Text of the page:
(a)    Exempting from the imposition of export restrictions food purchases by international organizations to be distributed as food aid.

Starting from the lowest level of ambition, the first option is an agreement to exempt from the imposition of export restrictions and export taxes food purchased by international organizations, to be distributed on a non-commercial basis for humanitarian purposes. Less restrictive disciplines would call for the prohibition to be imposed on extraordinary export taxes only, rather than on export taxes altogether, and for it to apply only to purchases made by selected international organizations, such as the World Food Program (WFP). Were this option to be implemented, its impact on volumes traded and market prices would be marginal. However, the benefits in terms of the amount of food humanitarian organizations would be able to distribute under their relatively rigid financial constraints would be sizeable, as it would prevent the imposition of an additional cost on the purchase and distribution of food for humanitarian purposes when this is needed the most but hardest to access.

(b)   Improving the enforceability of existing disciplines.

The second option considered does not modify current WTO disciplines, rather it aims at making them enforceable by clarifying some of the terms used, adopting a transparent, unambiguous language. Under this option export taxes would remain a policy instrument countries may use; only the conditions to allow the use of export restrictions different from a tax would be clarified. This is a necessary condition to make it legally possible to identify agricultural export restrictions different from an export tax contrary to Article XI of GATT 1994, and, subsequently, to challenge such restrictions within the WTO dispute settlement framework. Also, the procedures to be followed to implement an export restriction, including consultation and notification obligations, would be strengthened. Implementation rules similar to those suggested under this option are included in several RTAs.

This option would be a significant step forward with respect to the existing discipline, as it would improve the transparency and predictability of the use of export restrictions and, hence, reduce information asymmetries and transaction costs for traders and investors and the uncertainty about world markets as a source of food when this is most needed.

The impact of this option on the quantities traded and prices would be very small, as countries could always opt for an export tax instead of the now more transparent export restrictions. However, the higher institutional cost of introducing export restrictions may deter some countries from implementing export restrictions and reduce the probability of ‘panic’ policy reactions, such as the sudden introduction of an export ban.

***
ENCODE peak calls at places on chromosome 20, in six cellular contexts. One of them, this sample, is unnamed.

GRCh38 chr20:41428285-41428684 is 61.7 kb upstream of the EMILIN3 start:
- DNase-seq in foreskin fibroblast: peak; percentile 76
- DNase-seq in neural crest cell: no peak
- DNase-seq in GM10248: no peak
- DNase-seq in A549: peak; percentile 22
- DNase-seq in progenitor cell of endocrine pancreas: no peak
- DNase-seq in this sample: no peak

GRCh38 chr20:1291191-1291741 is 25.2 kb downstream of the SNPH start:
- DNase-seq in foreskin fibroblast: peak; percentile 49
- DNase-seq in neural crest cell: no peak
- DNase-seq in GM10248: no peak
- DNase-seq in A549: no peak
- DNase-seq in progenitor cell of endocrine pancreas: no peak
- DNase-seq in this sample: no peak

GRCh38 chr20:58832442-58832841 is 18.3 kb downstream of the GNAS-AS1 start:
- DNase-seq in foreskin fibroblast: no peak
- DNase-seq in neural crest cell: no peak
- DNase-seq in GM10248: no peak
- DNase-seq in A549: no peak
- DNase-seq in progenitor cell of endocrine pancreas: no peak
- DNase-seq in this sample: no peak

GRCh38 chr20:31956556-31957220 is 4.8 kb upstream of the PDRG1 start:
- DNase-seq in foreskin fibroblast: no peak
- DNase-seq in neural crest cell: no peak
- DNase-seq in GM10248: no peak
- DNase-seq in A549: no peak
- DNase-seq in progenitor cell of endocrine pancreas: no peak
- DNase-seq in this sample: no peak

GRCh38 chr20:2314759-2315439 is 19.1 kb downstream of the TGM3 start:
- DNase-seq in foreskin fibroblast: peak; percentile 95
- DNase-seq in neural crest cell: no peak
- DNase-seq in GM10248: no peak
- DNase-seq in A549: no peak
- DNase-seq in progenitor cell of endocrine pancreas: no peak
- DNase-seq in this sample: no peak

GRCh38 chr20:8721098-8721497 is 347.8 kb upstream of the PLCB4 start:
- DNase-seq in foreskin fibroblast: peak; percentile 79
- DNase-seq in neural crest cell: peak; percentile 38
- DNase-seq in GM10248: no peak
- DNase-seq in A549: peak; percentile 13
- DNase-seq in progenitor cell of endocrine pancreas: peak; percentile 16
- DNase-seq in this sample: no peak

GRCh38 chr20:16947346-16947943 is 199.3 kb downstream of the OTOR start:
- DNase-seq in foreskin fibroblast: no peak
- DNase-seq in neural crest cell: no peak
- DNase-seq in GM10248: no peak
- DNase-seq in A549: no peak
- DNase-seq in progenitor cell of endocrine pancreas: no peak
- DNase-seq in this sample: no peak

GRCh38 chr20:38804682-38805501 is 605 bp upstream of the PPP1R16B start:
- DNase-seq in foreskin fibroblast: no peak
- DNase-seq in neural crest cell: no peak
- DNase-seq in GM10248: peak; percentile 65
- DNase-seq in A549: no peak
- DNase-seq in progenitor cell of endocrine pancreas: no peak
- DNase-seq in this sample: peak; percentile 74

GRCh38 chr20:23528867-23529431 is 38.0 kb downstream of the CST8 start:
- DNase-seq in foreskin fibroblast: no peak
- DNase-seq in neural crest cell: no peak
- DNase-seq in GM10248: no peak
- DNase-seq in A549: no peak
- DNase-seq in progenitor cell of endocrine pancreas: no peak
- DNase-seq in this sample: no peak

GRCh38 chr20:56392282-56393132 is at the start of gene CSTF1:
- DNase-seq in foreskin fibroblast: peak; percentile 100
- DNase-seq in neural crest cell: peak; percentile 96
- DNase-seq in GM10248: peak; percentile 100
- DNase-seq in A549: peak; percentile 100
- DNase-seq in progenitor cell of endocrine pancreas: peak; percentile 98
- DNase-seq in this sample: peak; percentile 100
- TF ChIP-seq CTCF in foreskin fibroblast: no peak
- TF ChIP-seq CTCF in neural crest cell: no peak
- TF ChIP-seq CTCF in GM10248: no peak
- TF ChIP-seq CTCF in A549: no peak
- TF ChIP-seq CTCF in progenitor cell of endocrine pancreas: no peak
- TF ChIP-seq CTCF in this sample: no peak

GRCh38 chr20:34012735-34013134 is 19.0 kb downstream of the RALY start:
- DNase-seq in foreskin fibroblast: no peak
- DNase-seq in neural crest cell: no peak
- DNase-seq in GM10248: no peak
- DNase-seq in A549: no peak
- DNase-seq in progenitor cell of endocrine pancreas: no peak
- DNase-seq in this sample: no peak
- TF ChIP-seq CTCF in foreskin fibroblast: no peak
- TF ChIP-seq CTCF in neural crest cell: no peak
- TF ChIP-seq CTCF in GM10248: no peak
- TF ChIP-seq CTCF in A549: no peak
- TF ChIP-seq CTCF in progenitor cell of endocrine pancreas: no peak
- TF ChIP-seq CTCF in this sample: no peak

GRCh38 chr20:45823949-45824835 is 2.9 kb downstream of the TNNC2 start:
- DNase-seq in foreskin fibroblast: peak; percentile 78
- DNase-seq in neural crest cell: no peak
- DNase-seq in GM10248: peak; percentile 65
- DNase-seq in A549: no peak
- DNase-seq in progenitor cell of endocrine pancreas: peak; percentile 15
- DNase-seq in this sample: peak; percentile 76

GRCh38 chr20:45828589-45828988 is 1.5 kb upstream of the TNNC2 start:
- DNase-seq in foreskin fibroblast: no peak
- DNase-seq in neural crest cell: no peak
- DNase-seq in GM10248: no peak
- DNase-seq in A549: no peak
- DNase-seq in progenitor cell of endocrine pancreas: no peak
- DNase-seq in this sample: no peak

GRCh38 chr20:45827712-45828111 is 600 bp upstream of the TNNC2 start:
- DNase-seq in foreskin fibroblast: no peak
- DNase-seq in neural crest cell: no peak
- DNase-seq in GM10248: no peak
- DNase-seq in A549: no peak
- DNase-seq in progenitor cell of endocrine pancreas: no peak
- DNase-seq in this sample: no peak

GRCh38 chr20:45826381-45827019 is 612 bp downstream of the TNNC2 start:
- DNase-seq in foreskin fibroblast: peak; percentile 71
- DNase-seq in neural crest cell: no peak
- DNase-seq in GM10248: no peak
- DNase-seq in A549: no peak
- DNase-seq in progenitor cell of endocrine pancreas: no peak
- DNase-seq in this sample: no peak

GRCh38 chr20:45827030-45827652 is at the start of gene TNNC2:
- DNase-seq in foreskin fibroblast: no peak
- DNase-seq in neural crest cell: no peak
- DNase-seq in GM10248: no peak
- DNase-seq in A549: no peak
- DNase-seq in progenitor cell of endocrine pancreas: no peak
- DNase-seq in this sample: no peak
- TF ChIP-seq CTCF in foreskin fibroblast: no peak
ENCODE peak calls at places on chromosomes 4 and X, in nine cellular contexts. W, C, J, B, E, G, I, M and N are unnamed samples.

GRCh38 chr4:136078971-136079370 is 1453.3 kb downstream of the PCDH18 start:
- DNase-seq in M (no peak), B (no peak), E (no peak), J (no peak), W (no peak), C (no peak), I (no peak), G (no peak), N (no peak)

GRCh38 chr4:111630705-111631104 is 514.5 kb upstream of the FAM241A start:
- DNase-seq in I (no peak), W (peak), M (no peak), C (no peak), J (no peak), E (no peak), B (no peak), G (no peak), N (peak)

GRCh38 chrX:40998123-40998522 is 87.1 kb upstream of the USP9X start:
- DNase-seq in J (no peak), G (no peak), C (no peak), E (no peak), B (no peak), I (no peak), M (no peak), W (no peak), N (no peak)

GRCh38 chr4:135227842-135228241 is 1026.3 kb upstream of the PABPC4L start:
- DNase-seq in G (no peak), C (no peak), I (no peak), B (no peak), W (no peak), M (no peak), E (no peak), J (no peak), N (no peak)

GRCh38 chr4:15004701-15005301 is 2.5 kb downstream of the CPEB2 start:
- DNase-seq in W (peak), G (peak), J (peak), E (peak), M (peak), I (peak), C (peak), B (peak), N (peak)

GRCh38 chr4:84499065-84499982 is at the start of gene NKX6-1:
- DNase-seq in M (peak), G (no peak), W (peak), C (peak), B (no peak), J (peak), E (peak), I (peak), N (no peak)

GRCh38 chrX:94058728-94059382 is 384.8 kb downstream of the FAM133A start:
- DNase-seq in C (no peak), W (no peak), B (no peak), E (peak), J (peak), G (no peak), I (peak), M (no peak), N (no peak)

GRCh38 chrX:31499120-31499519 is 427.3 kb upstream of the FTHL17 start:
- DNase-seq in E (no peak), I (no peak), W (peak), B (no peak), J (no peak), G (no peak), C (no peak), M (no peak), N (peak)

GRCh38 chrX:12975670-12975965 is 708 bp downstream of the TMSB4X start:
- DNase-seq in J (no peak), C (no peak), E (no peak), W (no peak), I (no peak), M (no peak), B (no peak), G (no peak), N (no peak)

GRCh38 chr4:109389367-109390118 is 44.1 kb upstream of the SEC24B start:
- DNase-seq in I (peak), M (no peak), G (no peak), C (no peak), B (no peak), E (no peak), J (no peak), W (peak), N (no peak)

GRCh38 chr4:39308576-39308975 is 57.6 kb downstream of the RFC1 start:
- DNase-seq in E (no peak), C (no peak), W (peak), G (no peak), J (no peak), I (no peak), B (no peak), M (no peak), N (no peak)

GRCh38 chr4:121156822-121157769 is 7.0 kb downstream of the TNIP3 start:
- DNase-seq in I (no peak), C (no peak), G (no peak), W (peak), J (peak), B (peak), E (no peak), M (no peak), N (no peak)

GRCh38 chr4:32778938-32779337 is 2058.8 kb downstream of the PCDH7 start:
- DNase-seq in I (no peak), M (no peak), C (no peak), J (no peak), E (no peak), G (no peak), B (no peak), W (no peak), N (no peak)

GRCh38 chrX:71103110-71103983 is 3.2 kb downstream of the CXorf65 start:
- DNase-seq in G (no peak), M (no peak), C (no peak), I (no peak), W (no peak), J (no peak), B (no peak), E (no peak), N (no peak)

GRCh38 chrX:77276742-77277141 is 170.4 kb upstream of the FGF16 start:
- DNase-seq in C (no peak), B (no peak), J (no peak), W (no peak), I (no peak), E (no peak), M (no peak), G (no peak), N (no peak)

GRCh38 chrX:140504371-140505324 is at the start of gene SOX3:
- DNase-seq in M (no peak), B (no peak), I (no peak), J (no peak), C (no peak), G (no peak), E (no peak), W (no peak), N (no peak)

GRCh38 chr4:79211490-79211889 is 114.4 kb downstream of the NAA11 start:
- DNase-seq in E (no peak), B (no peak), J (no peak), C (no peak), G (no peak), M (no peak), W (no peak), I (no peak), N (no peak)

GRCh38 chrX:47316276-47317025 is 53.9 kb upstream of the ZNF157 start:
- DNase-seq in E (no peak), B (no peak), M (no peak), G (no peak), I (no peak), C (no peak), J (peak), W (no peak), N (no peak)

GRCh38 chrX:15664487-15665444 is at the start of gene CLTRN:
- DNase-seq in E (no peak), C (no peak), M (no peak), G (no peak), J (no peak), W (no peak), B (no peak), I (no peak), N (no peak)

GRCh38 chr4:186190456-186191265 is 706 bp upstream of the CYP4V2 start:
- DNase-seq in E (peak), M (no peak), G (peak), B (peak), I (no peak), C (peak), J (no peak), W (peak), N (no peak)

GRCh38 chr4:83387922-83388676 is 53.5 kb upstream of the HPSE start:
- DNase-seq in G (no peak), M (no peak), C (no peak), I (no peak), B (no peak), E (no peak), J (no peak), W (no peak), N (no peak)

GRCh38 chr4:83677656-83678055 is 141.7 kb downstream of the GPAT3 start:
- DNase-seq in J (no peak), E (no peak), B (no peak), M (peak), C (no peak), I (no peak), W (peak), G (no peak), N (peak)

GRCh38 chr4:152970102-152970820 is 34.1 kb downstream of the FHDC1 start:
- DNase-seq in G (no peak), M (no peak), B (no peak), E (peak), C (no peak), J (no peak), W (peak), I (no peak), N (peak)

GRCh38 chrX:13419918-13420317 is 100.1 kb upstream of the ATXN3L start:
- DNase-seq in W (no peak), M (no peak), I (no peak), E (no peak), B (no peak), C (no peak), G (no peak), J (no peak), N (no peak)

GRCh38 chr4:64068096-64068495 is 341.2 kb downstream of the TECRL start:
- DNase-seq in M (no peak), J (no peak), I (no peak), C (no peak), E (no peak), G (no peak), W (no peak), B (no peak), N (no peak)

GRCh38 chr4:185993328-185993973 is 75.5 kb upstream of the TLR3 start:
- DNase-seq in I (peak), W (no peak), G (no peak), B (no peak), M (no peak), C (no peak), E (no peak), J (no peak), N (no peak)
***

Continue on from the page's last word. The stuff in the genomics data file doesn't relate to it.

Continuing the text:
(c)    Limiting the impact of export taxes and restrictions on world markets, rather than imposing a discipline on export taxes and restrictions directly.

This option involves a completely different approach to disciplining export restrictions. Rather than tightening the discipline on export taxes and quantitative restrictions, it imposes a constraint on their effects on world markets. Current disciplines would be left unchanged (but for what is foreseen in options (a) and (b) above), but their use would be made conditional on exporting country- and product-specific constraints on the volume exported. In order to be allowed to use policies limiting exports, countries will have to maintain unchanged with respect to the recent past the share of domestic production of the specific product which is exported. This approach can be found in some of the initial negotiation proposals on agriculture post-Uruguay Round. Provisions similar to those considered here are included in the North America Free Trade Agreement (NAFTA) and in the Canada-Costa Rica and Canada-Chile RTAs. This option would make it possible for the exporter to limit the increase in the domestic price, while allowing, at the same time, domestic producers to accrue at least some of the benefits deriving from higher international prices (depending on the policy instrument used). It also has the advantage that it would not need any negotiation of the details defining the exceptional circumstances under which a country could use export restrictions.